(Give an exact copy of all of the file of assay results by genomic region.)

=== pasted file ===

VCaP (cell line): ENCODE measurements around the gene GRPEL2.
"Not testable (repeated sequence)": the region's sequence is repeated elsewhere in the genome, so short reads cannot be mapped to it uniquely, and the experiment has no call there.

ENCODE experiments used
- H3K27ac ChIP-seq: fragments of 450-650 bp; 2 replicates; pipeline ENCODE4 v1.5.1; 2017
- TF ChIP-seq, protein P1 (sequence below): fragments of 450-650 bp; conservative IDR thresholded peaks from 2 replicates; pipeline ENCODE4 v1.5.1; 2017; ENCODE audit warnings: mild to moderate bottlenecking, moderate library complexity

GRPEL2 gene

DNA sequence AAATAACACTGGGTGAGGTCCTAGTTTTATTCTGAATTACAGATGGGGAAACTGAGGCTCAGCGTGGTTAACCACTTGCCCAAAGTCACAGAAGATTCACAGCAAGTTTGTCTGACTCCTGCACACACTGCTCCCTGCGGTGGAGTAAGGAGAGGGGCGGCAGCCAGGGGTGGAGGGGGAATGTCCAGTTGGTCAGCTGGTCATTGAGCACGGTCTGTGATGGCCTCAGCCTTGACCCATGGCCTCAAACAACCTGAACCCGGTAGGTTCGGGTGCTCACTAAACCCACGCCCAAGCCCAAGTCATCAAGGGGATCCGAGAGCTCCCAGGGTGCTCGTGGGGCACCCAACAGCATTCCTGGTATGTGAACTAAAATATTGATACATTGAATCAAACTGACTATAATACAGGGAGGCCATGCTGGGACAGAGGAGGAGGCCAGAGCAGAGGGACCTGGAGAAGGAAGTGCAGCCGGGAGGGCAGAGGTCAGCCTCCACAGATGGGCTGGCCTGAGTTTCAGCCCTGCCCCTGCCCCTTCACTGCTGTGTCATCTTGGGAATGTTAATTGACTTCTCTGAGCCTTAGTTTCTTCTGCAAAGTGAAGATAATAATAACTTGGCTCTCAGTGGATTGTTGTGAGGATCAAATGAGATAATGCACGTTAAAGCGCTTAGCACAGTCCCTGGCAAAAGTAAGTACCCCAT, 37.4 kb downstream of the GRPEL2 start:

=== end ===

VCaP (cell line): ENCODE measurements around the gene GRPEL2.
"Not testable (repeated sequence)": the region's sequence is repeated elsewhere in the genome, so short reads cannot be mapped to it uniquely, and the experiment has no call there.

ENCODE experiments used
- H3K27ac ChIP-seq: fragments of 450-650 bp; 2 replicates; pipeline ENCODE4 v1.5.1; 2017
- TF ChIP-seq, protein P1 (sequence below): fragments of 450-650 bp; conservative IDR thresholded peaks from 2 replicates; pipeline ENCODE4 v1.5.1; 2017; ENCODE audit warnings: mild to moderate bottlenecking, moderate library complexity

GRPEL2 gene

DNA sequence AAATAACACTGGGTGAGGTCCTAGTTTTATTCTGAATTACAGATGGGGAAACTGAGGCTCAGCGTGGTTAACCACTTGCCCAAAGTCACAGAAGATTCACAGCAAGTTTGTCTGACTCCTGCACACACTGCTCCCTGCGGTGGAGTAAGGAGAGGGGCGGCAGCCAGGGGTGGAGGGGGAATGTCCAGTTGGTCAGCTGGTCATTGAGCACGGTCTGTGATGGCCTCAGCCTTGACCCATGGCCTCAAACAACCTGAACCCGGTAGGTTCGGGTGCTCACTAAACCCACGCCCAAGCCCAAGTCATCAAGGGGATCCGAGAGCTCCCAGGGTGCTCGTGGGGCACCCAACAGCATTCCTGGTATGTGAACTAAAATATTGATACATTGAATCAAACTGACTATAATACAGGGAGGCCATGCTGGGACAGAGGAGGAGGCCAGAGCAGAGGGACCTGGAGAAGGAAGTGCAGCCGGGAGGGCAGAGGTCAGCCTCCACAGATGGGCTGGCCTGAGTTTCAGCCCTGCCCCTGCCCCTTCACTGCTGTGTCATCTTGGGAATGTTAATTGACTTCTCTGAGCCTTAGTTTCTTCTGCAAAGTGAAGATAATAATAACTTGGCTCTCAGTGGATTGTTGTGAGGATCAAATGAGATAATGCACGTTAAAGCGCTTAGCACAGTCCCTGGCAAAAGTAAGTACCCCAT, 37.4 kb downstream of the GRPEL2 start: